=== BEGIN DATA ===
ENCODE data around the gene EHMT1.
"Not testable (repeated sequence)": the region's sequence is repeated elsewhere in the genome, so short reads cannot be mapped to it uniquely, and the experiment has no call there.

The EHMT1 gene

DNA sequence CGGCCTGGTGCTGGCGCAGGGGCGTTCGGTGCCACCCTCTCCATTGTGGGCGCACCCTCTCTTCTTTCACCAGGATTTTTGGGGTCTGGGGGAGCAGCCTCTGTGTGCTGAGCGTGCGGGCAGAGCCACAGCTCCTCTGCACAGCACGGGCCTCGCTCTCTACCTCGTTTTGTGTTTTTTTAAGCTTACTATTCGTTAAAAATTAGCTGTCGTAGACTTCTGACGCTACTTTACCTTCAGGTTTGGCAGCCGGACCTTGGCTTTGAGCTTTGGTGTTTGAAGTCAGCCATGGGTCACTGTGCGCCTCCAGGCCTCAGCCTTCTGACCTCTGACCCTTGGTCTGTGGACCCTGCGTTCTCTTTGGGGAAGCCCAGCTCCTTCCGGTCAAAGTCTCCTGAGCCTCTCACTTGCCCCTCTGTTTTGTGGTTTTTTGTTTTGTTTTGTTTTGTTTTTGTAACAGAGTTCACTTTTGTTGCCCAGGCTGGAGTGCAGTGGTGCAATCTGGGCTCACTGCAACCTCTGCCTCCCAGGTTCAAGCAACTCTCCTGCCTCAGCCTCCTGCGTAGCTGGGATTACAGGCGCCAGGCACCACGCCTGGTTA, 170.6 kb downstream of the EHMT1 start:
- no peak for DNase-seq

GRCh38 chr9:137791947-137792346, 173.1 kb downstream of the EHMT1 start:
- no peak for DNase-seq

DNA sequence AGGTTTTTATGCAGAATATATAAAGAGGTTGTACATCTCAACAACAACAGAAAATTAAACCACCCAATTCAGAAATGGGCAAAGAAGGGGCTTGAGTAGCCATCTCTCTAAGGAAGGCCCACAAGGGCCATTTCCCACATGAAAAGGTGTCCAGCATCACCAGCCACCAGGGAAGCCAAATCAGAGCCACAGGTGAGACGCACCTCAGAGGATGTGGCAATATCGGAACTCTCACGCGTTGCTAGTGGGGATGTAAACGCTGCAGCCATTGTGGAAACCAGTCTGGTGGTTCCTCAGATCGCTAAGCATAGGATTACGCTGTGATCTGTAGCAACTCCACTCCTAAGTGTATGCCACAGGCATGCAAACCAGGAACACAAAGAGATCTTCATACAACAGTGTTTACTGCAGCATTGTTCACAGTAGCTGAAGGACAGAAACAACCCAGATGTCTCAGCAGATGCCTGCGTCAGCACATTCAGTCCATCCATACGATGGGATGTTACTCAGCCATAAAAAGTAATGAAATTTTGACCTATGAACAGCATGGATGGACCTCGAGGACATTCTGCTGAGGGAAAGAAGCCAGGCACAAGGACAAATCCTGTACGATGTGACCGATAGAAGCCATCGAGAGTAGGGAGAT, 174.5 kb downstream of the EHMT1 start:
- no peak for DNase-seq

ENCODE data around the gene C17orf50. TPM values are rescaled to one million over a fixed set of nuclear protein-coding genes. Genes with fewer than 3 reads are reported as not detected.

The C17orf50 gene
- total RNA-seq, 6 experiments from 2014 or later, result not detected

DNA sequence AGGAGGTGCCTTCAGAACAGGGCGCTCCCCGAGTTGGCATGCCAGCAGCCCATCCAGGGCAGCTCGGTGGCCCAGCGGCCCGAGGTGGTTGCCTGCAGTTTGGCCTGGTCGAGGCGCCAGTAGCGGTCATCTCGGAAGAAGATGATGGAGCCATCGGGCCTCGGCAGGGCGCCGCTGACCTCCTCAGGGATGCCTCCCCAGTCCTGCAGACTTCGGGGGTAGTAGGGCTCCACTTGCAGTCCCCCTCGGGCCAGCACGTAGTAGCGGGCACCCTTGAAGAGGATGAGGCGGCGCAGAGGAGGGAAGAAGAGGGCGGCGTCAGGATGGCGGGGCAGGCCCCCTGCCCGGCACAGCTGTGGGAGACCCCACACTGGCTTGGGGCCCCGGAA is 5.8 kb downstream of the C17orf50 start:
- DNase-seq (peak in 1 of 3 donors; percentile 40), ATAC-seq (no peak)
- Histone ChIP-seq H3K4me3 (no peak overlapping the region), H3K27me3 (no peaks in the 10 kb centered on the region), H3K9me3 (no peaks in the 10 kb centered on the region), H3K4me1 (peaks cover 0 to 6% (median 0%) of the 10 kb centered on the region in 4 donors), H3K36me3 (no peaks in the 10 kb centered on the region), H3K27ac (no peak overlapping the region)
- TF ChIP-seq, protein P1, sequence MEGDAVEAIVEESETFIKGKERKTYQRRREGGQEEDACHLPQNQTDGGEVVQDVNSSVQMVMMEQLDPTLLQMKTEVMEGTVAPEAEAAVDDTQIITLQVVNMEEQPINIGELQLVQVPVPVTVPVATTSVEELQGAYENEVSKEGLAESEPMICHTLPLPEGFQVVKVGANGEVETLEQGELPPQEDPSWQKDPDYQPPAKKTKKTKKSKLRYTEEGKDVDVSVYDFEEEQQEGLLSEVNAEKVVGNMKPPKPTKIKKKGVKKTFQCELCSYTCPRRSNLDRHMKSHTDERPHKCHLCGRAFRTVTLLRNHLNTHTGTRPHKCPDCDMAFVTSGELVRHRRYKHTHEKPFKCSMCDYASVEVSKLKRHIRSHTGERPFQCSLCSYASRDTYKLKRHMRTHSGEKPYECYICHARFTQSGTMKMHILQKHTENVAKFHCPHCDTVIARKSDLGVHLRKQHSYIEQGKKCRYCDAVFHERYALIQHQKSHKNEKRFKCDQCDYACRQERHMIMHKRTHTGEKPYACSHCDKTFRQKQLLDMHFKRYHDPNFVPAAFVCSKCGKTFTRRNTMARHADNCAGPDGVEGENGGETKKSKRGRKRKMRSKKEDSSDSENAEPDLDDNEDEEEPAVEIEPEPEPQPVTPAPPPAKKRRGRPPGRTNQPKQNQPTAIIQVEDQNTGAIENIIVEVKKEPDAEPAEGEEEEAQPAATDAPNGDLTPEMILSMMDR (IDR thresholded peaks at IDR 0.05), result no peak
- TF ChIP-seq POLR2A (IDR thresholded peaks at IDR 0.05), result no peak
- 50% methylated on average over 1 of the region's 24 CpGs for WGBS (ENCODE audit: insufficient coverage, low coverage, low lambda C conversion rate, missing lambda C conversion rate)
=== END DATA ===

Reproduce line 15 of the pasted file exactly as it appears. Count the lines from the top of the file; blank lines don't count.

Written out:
- Histone ChIP-seq H3K4me3 (no peak overlapping the region), H3K27me3 (no peaks in the 10 kb centered on the region), H3K9me3 (no peaks in the 10 kb centered on the region), H3K4me1 (peaks cover 0 to 6% (median 0%) of the 10 kb centered on the region in 4 donors), H3K36me3 (no peaks in the 10 kb centered on the region), H3K27ac (no peak overlapping the region)